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Re: Further Changes: Pt.2 of 2; answers to Eric's questions.

by David MacClement

03 October 1999 21:51 UTC


[David: ]
>> **   I was looking for some sort of dynamic balance, with the number 
>> of new species roughly balancing the number of extinctions, averaged 
>> over a long enough time ...
[Eric: ]
>I assume that, grossly simplified, the number of species is actually
>_increasing_ over time, though perhaps slowly.  Otherwise how is it that 
>we have more species now than at the beginning of life on Earth?  Does 
>anyone have number on the total (guess) numbers of species at different 
>times throughout the eons?  That would be interesting.

**  We need to pay some attention to time scales here. A billion years,
comparable to life on Earth, is hardly relevant to questions involving homo
sapiens sapiens ( 1/10,000 of the time). Because we're
Johnnies-come-lately, there's no point in talking about more than a low
multiple of 50,000 years. On a somewhat longer scale, tens of millions of
years, an extinction event or the explosion of the number of
flowering-plant species after the Cretaceous period, are still far larger
'signals' than any long-term trend. So the "baseline" is flat.
**  I do have some numbers-of-species figures since I've just received the
Worldwatch Paper 148: "Nature's Cornucopia". The first complete paragraph
on (the top of) pg.11 is:
  "Although biological fluctuations are part of the ebb and flow of
evolution, the loss of species and other large swaths of the ecological web
are normally rare events. The natural or "background" rate of extinction as
calculated from the fossil record of life on earth appears to be on the
order of 1 to 10 species a year. By contrast, scientists estimate that
extinction rates have accelerated this century to at least 1000 species per
year. These numbers indicate that we now live in a time of mass extinction
-- a global evolutionary upheaval in the diversity and composition of life
on earth." 
[and there's a footnote saying where these numbers come from and the
assumptions used; ask if you want it. D.]

[Eric: ]
>-What you are doing may work well for you in your place and time, but is it
>something people should work toward, as a solution for sustainable living?
** Eric is (and many others are) looking for a specification,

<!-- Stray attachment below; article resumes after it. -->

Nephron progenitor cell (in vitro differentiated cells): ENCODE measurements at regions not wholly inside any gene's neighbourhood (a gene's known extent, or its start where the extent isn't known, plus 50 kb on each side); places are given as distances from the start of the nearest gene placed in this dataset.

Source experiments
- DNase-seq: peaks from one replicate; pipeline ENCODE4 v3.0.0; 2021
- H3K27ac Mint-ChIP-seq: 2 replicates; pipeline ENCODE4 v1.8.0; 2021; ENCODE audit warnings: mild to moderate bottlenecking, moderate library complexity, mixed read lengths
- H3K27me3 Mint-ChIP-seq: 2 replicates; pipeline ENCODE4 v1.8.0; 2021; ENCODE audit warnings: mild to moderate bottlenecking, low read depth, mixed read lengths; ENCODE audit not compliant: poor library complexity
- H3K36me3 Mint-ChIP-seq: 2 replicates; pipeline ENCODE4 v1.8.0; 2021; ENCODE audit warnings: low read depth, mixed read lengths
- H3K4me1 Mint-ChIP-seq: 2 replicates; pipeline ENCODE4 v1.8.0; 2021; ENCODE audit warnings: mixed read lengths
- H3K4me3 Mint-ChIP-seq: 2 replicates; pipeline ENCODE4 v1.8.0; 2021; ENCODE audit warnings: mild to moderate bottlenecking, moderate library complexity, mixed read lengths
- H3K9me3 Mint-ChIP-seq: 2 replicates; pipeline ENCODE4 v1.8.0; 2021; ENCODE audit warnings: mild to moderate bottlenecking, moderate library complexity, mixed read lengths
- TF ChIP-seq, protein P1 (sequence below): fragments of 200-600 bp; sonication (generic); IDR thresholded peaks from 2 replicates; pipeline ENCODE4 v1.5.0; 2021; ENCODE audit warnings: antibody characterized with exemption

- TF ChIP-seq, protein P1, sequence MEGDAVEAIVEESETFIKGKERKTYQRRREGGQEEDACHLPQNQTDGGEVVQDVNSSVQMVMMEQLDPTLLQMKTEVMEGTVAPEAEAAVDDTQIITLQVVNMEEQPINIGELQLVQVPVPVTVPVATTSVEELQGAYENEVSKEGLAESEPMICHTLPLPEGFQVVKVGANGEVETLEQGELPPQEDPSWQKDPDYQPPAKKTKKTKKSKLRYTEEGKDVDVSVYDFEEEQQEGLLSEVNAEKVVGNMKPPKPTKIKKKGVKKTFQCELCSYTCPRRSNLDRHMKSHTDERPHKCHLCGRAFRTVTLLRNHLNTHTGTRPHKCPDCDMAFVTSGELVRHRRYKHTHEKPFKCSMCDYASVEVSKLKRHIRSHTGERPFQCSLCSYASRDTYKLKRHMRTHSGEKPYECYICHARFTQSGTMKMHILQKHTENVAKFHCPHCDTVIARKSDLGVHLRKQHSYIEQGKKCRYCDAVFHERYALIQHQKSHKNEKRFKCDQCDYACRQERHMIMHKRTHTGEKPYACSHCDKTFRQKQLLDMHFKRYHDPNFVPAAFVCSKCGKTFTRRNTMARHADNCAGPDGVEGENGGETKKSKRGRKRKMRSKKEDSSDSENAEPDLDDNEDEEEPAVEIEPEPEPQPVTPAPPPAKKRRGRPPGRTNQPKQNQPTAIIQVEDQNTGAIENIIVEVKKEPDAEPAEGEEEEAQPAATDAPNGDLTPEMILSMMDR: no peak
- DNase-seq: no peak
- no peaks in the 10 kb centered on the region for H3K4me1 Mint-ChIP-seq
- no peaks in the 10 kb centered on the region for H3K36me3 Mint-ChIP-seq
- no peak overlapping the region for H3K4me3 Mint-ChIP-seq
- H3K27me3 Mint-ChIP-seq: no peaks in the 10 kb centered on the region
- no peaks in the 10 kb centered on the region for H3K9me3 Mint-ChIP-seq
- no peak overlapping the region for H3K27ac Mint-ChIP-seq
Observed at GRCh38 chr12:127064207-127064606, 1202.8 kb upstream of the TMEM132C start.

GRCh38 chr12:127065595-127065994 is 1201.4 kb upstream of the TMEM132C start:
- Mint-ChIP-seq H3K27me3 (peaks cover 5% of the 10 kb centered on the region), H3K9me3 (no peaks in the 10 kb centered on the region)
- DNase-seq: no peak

models/examples of sustainable living, i.e. ways in which lots of people
could live. 
   As I've said before, I am trying to find such a low level of subsistence
that it is obviously sustainable (while living in a city since most will
be, in less than 10 years), so that you know you can at least stay alive
while you add this or that, aiming at pleasant sustainable living in your
particular circumstances. People are remarkably inventive, and if Amory and
Hunter Lovins can live through the winter in the Colorado Rockies without
central heating (sunny-day heating plus wood, I believe), then equally good
answers should be available in a great many places (though probably some
locations may have to be permanently evacuated).

**  So "is it something people should work toward?"; No. It's much too far;
tully's tipi is even too far. My guess is: someone living in an old
community (small town or part of an urban area) who's sharing an old
well-insulated house with quite a number of others, having a yard in which
vegetables, flowers and fruit and nut trees can grow (and a chicken or
rabbit pen), able to buy other necessities within walking distance, and
having 4 hours work a day within cycling distance (for all those who want
work), would be not far from sustainable. To leave more than half of
liveable land area untouched, the human density should be high, but no more
than in older parts of European cities (where they have no more than 4
floors, i.e. stairs not elevators). There are obviously other ways to live
sustainably, but what I describe is very recognisable, and I believe
relatively common in other, better parts of the world than the USA. I see
nothing difficult in living sustainably for most people in the world, so
long as the rich get onto it _really_soon_.  And population levels off; the
sustainable level goes down as the population goes up. What I've described
is almost certainly sustainable with 4 billion (when my son was born, at
the time of Rachel Carson's "Silent Spring"); there's more doubt now
there's 50% more people and far higher waste and pollution by the rich.

**  Since my grandfathers' time (late 19th century), there has been _far_
too much paving done; humans should pull out of all areas where wildlife is
still vigorous and bio-diverse. That's a longer-term goal; moving in the
next year or two to using-a-reasonable-minimum is _essential_.


**  Eric had questions about whether the details of what I do are
sustainable. It's worth asking about them, but my goal is "finding the
minimum price of staying alive", and that dollar value is only a little
affected by changes in the details.
[Eric: ]